Tears for special children
OVERWHELMED: Soca artiste Darryl “Farmer Nappy” Henry is overwhelmed by tears as he embraces 20-year-old Princess Barrow, a pupil of the National Centre For Persons With
Disabilities (NCPD), during
PowerGen’s 22nd Special
Children’s Fun Day held
yesterday at PowerGen’s Penal Sports Grounds at Syne Village, Penal. See Page 5.
–Photo: DEXTER PHILIP
Farmer Nappy breaks down
PowerGen hosts special children’s fun day...
Sue-Ann Wayow and Dexter Philip
SOCA artiste Darryl “Farmer Nappy” Henry was so overwhelmed by emotion yesterday after performing for differently-abled children that he has decided to start a foundation to help them.
Farmer Nappy performed during the annual PowerGen’s Special Children Fun Day at Syne Village in Penal in which 36 schools participated.
After his 40-minute performance which included his hit song “Big People Party” Farmer Nappy was bombarded by children anxious to get close to him.
However, when Farmer Nappy hugged Princess Barrow, a member of the National Centre for Persons with Disabilities (NCPD) who is confined to a wheelchair, he broke down in tears.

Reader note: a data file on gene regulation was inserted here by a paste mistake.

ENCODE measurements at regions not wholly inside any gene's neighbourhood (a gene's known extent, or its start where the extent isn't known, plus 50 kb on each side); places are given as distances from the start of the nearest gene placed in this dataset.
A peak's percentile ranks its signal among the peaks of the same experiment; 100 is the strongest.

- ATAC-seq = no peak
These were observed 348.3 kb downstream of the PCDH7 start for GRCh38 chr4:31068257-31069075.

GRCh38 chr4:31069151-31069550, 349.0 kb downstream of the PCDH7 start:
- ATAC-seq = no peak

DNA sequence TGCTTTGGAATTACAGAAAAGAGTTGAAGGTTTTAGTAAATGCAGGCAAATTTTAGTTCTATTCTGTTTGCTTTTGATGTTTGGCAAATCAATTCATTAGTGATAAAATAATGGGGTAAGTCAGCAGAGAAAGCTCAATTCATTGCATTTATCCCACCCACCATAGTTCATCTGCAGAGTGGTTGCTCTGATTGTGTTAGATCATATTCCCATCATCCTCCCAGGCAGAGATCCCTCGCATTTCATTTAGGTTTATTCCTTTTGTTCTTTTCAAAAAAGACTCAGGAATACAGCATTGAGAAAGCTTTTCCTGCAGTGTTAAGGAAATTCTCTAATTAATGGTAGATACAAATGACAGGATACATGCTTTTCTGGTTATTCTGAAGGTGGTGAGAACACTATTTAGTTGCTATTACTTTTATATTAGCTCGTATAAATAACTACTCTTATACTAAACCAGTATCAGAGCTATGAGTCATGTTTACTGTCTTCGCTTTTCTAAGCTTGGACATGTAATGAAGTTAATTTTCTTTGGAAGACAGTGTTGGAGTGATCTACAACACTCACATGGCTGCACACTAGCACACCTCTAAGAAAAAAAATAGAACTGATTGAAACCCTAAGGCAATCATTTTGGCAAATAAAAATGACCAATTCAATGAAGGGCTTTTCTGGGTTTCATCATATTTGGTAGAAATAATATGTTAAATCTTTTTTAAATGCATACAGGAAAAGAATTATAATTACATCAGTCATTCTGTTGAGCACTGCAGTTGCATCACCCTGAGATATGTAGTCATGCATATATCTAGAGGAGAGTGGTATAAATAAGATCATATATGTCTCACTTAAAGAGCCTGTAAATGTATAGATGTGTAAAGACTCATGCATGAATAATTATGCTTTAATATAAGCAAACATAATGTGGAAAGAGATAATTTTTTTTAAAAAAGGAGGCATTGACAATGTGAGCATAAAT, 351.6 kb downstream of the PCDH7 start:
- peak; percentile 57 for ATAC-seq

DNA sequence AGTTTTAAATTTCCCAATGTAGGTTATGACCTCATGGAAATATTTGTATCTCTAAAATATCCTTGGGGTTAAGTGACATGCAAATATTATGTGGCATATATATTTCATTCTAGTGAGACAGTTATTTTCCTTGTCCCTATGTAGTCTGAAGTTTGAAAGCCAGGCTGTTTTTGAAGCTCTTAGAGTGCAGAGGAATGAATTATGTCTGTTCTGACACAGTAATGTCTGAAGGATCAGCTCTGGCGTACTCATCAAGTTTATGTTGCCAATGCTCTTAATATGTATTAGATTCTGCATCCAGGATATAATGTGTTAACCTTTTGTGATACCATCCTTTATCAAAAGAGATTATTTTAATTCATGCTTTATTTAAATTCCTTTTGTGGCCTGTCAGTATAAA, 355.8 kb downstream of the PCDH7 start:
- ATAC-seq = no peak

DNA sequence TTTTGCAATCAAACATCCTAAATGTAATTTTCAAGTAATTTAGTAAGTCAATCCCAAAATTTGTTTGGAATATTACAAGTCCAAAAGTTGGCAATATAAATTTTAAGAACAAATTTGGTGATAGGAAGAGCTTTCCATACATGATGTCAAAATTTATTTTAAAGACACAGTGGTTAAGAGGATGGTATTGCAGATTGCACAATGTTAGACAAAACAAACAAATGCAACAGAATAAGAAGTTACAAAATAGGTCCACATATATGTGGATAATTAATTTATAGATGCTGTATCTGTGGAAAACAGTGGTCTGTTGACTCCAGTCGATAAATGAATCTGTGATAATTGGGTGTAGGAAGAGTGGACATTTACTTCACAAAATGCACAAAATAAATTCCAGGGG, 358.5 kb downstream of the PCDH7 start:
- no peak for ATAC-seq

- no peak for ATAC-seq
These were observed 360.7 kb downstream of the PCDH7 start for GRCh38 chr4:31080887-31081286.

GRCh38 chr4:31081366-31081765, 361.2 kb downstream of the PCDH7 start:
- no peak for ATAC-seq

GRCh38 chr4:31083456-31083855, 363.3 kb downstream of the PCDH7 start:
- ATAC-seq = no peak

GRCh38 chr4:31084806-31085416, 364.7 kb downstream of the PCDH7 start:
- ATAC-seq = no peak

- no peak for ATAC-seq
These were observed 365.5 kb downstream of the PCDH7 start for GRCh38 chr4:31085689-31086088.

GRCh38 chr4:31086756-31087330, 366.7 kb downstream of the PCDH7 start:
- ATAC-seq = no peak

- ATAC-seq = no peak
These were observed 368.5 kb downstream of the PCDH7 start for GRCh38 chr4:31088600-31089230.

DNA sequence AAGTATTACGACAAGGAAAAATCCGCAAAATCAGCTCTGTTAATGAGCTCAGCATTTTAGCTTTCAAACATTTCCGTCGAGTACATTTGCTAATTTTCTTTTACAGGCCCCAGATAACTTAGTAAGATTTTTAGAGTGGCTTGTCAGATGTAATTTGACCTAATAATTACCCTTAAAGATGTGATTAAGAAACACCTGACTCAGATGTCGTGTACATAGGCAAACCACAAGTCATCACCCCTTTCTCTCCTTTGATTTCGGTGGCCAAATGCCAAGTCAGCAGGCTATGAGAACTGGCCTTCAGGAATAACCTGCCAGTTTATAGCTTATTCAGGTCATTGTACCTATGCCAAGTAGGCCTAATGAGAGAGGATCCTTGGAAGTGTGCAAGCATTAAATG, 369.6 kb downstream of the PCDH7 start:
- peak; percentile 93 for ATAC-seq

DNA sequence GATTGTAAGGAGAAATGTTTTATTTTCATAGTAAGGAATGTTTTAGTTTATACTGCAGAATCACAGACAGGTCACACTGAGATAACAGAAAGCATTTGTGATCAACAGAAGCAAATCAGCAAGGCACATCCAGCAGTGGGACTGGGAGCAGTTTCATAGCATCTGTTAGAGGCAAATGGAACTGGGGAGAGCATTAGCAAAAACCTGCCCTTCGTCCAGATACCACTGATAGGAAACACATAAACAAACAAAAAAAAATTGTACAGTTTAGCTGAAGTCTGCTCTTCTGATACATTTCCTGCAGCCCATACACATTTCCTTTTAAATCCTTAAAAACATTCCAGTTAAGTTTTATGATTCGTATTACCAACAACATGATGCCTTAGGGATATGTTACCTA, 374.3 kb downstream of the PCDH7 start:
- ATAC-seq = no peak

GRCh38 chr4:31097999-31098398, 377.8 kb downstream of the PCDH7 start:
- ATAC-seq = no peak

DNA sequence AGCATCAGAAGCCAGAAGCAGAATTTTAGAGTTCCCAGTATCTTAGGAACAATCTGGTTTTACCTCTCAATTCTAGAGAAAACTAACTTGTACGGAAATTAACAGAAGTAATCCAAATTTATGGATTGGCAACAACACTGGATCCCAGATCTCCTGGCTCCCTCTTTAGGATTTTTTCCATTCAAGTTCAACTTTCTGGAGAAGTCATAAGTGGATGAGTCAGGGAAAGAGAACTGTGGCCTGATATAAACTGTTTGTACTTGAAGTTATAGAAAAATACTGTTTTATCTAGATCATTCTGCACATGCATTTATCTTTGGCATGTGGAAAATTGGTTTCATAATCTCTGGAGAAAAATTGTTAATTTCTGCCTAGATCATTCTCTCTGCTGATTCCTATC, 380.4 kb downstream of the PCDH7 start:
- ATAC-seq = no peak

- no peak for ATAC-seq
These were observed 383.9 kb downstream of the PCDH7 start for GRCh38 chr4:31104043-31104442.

Farmer Nappy, who placed second in this year’s Road March, said he did not know his music was so well loved and appreciated.
“I felt more appreciated singing for them than singing in a normal Carnival party or a concert. We, as artistes do not be around them to perform for them, and these artistes don’t know how much they love our music,” he said.
Farmer Nappy, who also placed third in this year’s Groovy Soca Monarch competition, said when he was told that Barrow, 20, wanted to take a picture with him and he saw her for the first time, “it was like a new dawn”.
He told the Express: “These children appreciate me so much it made me break down and I couldn’t help it. She was squeezing me and I couldn’t stop holding her.”
Barrow and Farmer Nappy hugged for at least ten minutes before letting go.
To kick off his foundation, Farmer Nappy said he will be donating the first $10,000 and he called for support from companies and other artistes.
Farmer Nappy, who is from Siparia, said: “I don’t have $1 million or $3 million to start this foundation but if sponsors come in, we could start off a foundation for them (the differently-abled). If I have to put the last cent that I have, I will, but to make it greater, we need support.
“I don’t want people to think I doing this for fame. This is not about fame. When I go away, I could go shopping for them, do things for them, take them to the movies and go to schools and sit down with them.” Henry said he was usually a jovial person but admitted he can also be emotional.
“If someone do you something and you are my friend, I will start to cry, too,” he said.